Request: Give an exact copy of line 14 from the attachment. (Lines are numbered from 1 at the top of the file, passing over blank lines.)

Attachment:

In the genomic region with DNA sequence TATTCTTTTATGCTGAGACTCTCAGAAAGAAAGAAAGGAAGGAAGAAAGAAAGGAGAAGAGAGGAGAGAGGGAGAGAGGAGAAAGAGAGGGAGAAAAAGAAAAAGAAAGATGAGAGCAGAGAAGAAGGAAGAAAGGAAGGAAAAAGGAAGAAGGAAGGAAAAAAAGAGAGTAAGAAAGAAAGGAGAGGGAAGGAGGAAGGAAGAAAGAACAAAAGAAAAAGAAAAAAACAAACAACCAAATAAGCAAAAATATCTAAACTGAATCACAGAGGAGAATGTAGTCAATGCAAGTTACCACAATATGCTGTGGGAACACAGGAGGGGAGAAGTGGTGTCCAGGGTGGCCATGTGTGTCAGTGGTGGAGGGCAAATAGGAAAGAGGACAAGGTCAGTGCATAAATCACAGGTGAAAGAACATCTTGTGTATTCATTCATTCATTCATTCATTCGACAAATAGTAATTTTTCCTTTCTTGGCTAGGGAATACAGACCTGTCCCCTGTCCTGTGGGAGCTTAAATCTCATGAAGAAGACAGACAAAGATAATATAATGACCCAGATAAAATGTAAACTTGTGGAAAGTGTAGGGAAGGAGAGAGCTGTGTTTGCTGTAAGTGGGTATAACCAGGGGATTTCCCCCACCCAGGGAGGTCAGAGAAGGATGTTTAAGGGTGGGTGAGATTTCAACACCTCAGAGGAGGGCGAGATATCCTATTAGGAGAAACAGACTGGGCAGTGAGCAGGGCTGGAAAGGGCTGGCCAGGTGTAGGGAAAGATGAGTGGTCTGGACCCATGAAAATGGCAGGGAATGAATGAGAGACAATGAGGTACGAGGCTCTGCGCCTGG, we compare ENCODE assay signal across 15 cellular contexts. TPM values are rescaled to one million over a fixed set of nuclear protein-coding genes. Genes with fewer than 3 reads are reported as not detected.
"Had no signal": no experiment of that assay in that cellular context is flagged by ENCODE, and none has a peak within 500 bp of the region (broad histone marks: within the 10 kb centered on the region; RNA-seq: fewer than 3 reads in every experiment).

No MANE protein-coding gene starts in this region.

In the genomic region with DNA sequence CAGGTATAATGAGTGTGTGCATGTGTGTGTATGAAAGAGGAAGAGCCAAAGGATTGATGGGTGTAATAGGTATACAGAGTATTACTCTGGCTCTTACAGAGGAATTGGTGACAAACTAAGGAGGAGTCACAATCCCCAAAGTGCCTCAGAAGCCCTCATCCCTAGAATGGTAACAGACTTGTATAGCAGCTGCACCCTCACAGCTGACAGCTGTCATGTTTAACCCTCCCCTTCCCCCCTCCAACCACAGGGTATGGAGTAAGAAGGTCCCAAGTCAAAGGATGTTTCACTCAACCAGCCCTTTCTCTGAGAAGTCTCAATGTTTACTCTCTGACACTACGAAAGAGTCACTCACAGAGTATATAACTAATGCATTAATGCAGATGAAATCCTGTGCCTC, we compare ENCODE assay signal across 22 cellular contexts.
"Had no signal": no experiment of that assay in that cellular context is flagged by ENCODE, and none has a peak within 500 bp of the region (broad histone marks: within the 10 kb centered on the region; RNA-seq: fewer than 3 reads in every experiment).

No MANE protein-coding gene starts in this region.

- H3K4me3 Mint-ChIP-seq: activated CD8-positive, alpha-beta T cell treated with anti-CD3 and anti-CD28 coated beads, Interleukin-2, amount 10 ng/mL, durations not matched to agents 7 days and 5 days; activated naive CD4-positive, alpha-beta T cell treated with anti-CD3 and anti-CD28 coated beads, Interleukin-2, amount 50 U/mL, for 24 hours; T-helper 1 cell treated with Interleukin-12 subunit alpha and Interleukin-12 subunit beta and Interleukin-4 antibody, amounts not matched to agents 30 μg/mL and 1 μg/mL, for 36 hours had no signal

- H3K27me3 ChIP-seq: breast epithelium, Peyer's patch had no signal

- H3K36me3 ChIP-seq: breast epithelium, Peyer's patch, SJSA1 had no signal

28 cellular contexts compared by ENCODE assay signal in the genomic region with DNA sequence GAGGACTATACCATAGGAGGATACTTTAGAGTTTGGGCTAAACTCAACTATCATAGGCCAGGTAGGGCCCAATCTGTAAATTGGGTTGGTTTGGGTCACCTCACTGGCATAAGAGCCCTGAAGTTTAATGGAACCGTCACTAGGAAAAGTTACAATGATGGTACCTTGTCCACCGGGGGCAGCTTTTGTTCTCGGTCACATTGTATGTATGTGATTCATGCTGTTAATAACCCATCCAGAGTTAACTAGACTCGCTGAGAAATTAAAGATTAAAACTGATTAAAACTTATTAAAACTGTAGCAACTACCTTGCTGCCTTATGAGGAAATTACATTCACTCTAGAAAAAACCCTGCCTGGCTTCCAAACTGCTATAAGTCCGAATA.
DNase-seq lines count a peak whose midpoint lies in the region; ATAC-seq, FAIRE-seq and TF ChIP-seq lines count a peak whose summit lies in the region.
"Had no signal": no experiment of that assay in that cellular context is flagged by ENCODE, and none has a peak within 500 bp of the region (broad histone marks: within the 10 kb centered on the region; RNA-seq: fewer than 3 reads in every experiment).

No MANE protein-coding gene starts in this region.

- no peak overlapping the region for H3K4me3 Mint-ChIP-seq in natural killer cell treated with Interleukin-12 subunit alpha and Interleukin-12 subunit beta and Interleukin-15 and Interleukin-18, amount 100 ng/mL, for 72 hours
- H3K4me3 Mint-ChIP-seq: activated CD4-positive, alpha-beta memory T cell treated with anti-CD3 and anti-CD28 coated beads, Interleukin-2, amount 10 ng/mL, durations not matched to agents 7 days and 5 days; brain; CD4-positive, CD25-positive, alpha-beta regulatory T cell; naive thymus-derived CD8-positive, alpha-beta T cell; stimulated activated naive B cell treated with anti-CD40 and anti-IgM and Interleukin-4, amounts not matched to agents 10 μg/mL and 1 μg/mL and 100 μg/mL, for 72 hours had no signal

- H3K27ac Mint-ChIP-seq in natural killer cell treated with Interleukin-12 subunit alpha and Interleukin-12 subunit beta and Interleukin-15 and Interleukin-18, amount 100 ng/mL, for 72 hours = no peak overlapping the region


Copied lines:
- no peak overlapping the region for H3K4me3 Mint-ChIP-seq in natural killer cell treated with Interleukin-12 subunit alpha and Interleukin-12 subunit beta and Interleukin-15 and Interleukin-18, amount 100 ng/mL, for 72 hours